RGB will only light up with a != and not == string

I have an RGB that works if I connect 5v directly to each leg. But when programming from input from monitor, it does not execute any code within {} light up unless I put != in the if statement. here's the code

int redPin=2;
int greenPin=4;
int bluePin=6;
String msg="Choose a color";
String myColor;

void setup() {
// put your setup code here, to run once:
Serial.begin(115200);
pinMode(redPin,OUTPUT);
pinMode(greenPin,OUTPUT);
pinMode(bluePin,OUTPUT);
}

void loop() {
Serial.println(msg);
while (Serial.available()==0){
}
myColor=Serial.readString();

if (myColor=="red"){
Serial.print(myColor);
analogWrite(redPin,255);
analogWrite(greenPin,0);
analogWrite(bluePin,0);
}

if (myColor=="green"){
Serial.print(myColor);
analogWrite(redPin,0);
analogWrite(greenPin,255);
analogWrite(bluePin,0);
}
if (myColor=="blue"){
Serial.print(myColor);
analogWrite(redPin,0);
analogWrite(greenPin,0);
analogWrite(bluePin,255);
}

}


I've changed arduino boards, pins, breadboards. This is exact code that a guy on YouTube was showing, and I can't get my project to repeat it. Please help

The only way if lights up and executes any code, is if I enter

if (myColor!="blue"){

then it prints the color, and lights up

What is the serial monitor line ending?

The serial monitor just loops through the prompt of:

Choose a color
Choose a color

(One line per entry and ht enter or send)

====================================

Then,

When I change the line:

if (myColor!="red"){

to add the != statement, then the output is:

The serial monitor shows:

Choose a color
red
Choose a color
blue
Choose a color
anything I type in
Choose a color
test
Choose a color

each time I put an entry and hit Enter or send.

What is the the serial monitor line-ending control set to?

Hint: Look at the bottom of the serial monitor window...

The line-ending control is set to Newline.

I can directly light up any led color with a analogWrite(redPin,255) or pinning directly to 5v or 3.3v

Update:

I changed the if statement to an else-if statement and posted the code below. Now when I type in anything (red, green, blue or jibberish) it lights up the blue led for 2 seconds.

int redPin=2;
int greenPin=4;
int bluePin=6;
String msg="Choose A Color";
String msg2="You Picked ";
String myColor;
int dt=4000;

void setup() {
  // put your setup code here, to run once:
  Serial.begin(115200);
pinMode(redPin,OUTPUT);
pinMode(greenPin,OUTPUT);
pinMode(bluePin,OUTPUT);

}

void loop() {
  // put your main code here, to run repeatedly:

Serial.println(msg);
while (Serial.available()==0){
}
 myColor=Serial.readString();

if (myColor=="red"){
  analogWrite(redPin,255);
  analogWrite(greenPin,0);
  analogWrite(bluePin,0);
  delay(dt);
  analogWrite(redPin,0);
}
else if (myColor=="green"){
  analogWrite(redPin,0);
  analogWrite(greenPin,255);
  analogWrite(bluePin,0);
  delay(dt);
  analogWrite(greenPin,0);
} 
else if (myColor=="blue"); {
  analogWrite(redPin,0);
  analogWrite(greenPin,0);
  analogWrite(bluePin,255);
  delay(dt);
  analogWrite(bluePin,0);
}
}
else if (myColor=="blue");

The ; at the end of the statement is an error. Remove it. See Trap #13.

http://www.gammon.com.au/tips

The line-ending control is set to Newline.

Earlier posters were trying to lead you to the realization that "red\n" is not going to be equal to "red" when compared.

String comparisons are very particular about line endings which are part of the String.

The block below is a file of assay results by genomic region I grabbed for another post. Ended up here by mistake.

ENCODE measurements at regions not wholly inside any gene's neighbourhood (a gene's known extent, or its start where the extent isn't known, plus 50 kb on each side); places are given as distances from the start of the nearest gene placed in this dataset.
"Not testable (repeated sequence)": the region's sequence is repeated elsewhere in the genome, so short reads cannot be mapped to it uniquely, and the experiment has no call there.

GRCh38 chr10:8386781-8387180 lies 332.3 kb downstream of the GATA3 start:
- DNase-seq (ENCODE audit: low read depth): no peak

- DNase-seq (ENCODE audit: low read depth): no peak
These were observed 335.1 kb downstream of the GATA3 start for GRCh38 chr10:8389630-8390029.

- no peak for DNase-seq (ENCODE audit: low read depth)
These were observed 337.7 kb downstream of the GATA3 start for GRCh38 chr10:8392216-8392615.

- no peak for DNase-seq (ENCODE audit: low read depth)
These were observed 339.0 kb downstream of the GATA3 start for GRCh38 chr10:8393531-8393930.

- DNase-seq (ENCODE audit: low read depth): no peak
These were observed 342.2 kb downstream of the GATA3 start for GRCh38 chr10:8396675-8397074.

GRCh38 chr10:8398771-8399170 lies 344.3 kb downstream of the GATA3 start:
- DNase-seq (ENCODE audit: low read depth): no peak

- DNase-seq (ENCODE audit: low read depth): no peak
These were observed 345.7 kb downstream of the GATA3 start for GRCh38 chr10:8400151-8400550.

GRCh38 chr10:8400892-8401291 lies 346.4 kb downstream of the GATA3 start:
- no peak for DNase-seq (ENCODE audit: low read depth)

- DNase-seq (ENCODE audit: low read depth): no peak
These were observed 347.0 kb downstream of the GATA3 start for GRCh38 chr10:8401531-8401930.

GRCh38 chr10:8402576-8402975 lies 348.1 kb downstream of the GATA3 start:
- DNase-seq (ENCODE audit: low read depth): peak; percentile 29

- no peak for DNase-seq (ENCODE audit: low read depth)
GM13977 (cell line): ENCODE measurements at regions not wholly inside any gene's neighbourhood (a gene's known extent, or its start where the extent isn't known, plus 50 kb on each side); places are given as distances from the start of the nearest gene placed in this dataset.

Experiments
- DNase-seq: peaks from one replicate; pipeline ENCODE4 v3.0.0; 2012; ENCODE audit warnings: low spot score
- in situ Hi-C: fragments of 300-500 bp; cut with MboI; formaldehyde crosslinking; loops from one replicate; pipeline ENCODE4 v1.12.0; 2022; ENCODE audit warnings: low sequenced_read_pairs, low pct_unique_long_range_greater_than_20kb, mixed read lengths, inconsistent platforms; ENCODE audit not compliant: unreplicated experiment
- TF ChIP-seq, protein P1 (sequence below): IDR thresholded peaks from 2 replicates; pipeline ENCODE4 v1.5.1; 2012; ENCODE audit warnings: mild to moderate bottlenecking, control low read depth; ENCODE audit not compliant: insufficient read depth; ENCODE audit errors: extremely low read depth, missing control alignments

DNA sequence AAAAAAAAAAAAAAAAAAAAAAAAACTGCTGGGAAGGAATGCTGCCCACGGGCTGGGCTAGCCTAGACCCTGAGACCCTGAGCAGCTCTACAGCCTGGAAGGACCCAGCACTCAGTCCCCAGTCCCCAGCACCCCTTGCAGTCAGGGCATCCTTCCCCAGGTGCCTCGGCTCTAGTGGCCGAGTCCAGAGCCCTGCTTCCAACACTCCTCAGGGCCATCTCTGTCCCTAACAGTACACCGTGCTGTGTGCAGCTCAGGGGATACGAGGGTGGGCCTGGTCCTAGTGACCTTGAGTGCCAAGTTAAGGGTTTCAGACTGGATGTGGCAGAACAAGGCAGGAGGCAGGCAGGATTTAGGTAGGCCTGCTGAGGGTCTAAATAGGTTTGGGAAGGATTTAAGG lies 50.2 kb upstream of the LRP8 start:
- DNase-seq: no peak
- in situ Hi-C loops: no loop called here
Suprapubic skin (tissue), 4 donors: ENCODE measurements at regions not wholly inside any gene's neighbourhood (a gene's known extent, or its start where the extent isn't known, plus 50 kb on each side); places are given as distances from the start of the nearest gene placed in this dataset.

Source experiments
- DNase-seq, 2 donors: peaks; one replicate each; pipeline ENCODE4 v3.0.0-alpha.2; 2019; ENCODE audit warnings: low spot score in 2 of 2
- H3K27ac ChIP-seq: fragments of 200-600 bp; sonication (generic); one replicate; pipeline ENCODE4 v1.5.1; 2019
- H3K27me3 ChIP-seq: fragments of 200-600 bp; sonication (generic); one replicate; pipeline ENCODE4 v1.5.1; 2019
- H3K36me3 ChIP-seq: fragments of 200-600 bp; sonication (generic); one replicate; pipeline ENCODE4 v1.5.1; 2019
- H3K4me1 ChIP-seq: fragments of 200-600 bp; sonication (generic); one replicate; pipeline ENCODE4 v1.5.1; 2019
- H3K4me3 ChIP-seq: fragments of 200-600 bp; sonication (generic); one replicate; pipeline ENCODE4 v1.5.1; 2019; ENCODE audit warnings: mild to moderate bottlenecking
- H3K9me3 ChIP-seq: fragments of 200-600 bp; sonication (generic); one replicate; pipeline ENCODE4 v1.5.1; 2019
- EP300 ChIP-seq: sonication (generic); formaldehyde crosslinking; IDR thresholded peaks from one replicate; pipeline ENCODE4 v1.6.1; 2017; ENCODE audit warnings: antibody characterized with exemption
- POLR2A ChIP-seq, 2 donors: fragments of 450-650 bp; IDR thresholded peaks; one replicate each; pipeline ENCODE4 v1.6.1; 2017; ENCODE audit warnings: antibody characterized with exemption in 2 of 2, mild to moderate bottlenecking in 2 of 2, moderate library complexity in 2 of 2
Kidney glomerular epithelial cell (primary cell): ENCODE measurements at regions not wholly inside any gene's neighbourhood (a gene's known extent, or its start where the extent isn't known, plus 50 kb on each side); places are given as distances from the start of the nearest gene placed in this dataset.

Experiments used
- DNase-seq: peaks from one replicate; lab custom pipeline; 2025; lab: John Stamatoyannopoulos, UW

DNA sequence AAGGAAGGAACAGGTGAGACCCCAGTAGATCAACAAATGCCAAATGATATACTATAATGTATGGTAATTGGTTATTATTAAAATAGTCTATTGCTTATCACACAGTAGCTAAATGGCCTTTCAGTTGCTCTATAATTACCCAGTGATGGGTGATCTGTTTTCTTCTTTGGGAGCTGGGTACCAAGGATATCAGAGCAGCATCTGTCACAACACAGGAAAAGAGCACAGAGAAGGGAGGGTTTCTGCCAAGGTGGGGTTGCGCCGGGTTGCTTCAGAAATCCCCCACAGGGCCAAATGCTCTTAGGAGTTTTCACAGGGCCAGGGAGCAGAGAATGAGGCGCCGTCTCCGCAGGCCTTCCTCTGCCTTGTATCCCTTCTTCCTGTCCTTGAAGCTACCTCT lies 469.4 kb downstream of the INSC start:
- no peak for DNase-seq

I retyped the code and errantly put the ; at the end of the bluePin line. Thanks for picking oup on that.

This did not make any difference in the lack of execution with this code.

My serial monitor is set to Newline.

Really confusing as the guy i watched online (older video) did the exact code, and it worked like a charm. He used a single rgb led and I had 2 of the exact types on hand and connected everything verbatim and coded. His worked but mine did not.

Running 1.8.12 UNO R3 and connected to a Windows 10 PC

There's something happening that i cannot see though. Since putting in the delay, it takes a few seconds to complete a loop, then prompts for the next command. Same result - with or without the delay, and changing the name of variable, changing pin locations. I can directly code to run an led to light up, but not through the Serial.readString without putting a 'not equal' equation in there.

Really frustrating and obviously reaching out for help from peeps that are more well versed in coding the Arduino.
Thx

My serial monitor is set to Newline.

At the bottom of the serial monitor window where you have set set the newline ending in the pull down menu, select no line ending instead.

Problem Solved

Thanks "cattledog" your instruction worked. I had the serial monitor set to Newline but once changing it to on line ending, it worked as expected.

This is one for the books! I will ensure this is the setting for here on out. I may resume my learning. Thx.

woodkraftz:
I will ensure this is the setting for here on out.

As long as you are just playing around, you could. But "real life" human serial interaction is line oriented, where you type and edit a line if desired with backspace, and then submit it with the "enter" or "return" key. The serial monitor in Arduino is just a debugging tool. It was never meant to be used to really control a sketch. For a more comfortable, intuitive interface use a terminal emulator like Putty (there are many others, I use Tera Term). You can then design your program to accept and process newlines normally.

Thanks for the update. I do have PuTTY but never thought about interfacing that. What would be the arduino 'hook' to get the comms going?

woodkraftz:
Thanks for the update. I do have PuTTY but never thought about interfacing that. What would be the arduino ‘hook’ to get the comms going?

Start with the “Serial input basics” examples linked to in the sticky threads at the top of the forum.